Unmanned aerial systems(UAS), unmanned aerial vehicles(UAV), remotely piloted aircraft(RPA), drones…whatever you want to call them, I’ll go with RPAs, are one of the biggest topics of discussion in aviation these days. Whether you like them or not, they are rapidly becoming more common all over the country, and in ways that we may not have previously considered.
I’ve recently posted about the Boeing Phantom Eye that is designed to provide long periods of surveillance, likely for military and civilian use. There are the well documented Predators and Reapers that can provide surveillance as well as weapons employment, which was the topic of Rand Paul’s filibuster last week, wasting half a day of work for Congress. These three are only an incredibly small sampling of all the RPA’s out there, and the list just continues to grow.
With the rapid growth of RPAs it is becoming increasingly important for the FAA to create rules and regulations to govern their use, and how they will fit into the National Airspace System (NAS). Some would say it is as simple as making them all fly under instrument flight rules, but with a system that relies heavily on a “see and avoid” mindset, it really can’t be that simple. Though it doesn’t need to be super difficult either.
Whatever the FAA decides to do with regulation, they are asking institutions to put in bids to become one of six sites across the nation that will conduct tests to aid in the development of future regulations as RPAs get integrated into the NAS. From what I have read recently, many of the groups applying are based around universities, which makes a whole lot of sense. Today I read about one such university that I think would be a perfect fit.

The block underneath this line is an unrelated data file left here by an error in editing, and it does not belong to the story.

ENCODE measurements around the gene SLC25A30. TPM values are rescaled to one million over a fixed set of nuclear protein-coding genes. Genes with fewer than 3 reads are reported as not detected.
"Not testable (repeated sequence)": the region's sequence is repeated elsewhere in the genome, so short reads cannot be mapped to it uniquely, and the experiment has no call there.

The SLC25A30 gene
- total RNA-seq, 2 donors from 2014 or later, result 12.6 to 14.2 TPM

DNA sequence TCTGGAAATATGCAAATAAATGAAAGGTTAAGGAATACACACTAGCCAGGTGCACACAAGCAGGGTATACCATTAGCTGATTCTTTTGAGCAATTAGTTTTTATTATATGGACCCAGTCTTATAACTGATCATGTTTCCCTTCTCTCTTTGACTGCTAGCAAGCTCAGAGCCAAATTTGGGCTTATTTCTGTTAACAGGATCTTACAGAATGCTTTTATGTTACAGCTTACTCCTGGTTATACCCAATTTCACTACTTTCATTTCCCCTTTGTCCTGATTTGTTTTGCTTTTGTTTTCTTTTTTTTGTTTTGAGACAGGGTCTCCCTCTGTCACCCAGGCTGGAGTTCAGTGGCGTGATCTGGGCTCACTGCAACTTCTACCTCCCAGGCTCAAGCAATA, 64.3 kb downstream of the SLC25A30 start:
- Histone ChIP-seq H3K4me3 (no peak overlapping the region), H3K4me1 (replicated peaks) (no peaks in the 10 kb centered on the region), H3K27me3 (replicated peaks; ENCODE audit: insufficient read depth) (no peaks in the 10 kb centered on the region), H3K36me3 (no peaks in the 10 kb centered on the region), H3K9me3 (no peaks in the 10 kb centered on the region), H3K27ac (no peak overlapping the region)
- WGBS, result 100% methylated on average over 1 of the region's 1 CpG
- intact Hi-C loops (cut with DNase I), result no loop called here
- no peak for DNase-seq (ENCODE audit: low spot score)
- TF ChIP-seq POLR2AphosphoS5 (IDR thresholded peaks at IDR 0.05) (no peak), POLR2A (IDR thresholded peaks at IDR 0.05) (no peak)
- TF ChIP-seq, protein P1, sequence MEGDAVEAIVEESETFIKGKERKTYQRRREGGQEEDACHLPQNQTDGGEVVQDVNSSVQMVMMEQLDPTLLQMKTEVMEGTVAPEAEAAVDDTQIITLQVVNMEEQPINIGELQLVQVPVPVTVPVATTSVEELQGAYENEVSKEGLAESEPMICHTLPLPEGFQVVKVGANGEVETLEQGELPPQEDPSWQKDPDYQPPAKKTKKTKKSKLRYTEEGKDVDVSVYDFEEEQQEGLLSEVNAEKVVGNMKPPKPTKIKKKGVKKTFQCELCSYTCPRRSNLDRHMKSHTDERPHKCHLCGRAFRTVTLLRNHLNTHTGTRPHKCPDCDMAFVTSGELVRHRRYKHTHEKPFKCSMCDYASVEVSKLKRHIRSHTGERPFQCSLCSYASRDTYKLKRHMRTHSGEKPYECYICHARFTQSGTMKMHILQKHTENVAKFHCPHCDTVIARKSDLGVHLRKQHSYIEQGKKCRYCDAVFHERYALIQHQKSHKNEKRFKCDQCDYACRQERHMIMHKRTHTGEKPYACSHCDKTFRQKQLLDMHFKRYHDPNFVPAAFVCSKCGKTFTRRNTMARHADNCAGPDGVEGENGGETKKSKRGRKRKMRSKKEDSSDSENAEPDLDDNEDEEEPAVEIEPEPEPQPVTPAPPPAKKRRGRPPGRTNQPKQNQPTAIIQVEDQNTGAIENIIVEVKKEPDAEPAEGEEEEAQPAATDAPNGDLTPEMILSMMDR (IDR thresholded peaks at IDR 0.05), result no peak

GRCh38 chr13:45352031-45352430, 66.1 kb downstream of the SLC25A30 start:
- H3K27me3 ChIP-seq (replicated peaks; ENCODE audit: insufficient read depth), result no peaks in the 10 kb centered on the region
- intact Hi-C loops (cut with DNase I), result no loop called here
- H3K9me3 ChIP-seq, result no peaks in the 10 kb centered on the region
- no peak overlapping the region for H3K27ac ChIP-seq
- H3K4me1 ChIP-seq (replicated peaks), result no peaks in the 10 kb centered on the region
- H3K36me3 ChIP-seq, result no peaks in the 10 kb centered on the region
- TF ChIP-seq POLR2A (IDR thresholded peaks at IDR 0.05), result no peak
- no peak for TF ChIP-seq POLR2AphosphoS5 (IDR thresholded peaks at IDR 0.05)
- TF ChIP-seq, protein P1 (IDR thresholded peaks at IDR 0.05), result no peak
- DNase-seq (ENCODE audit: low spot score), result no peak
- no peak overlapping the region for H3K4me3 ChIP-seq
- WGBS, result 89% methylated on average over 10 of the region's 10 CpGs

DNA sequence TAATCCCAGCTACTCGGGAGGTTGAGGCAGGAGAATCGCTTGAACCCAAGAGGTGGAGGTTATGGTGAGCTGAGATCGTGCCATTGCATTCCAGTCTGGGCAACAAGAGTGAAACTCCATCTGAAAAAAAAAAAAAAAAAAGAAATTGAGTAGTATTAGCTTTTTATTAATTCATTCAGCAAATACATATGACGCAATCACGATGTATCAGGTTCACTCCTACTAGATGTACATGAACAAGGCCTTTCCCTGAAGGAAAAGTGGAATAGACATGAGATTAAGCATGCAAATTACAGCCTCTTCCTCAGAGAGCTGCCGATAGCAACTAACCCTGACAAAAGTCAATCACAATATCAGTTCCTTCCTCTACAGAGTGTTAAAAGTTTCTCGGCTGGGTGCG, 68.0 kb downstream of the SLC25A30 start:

Utah Valley University(UVU) is leading an alliance of universities, and private companies that are involved in research and development of RPAs. The name of their alliance is the Mountain West Unmanned Systems Alliance or MWUSA. UVU supports a well-respected aviation program, that is rapidly growing along with the university.
With their campus in Provo, Utah, they are in a great position to conduct all kinds of different research into RPA’s and how they will interact with other aircraft in the NAS. Provo itself has only a small airport which will be good when it comes to basic testing of atc and other radio communications.
However, Provo is only a short distance from Salt Lake International Airport which is a relatively busy airport, being one of Delta’s larger hubs. This would allow researchers to interact with relatively busy airspace, while not interfering with the major operations that would be going on at LAX, O’Hare, or Atlanta. Ultimately, the major hubs will have to be included, but initially I would think researchers would rather have busy, but not overwhelming airports to conduct their research.
The other great feature that UVU has at their fingertips is the geography of the State of Utah. There are not many places that have mountains climbing up to over 10,000 feet(Wasatch Mountains) within 20-30 miles of some of the flattest ground in the world(Bonneville Salt Flats). As an Air Force aviator, terrain is something that we talk about on every single flight, so I can’t imagine that it wouldn’t be a major factor in understanding how RPAs will interact with the current system.
The FAA isn’t planning on naming the sites until later this summer, but whoever gets the nod will certainly have their work cut out for them. The FAA is under a mandate from Congress to integrate RPAs into the NAS by 2018. 5 years may seem like a long time, but with as fast as technology is changing, and as slow as government agencies generally work, I think they will need all of the time they can get.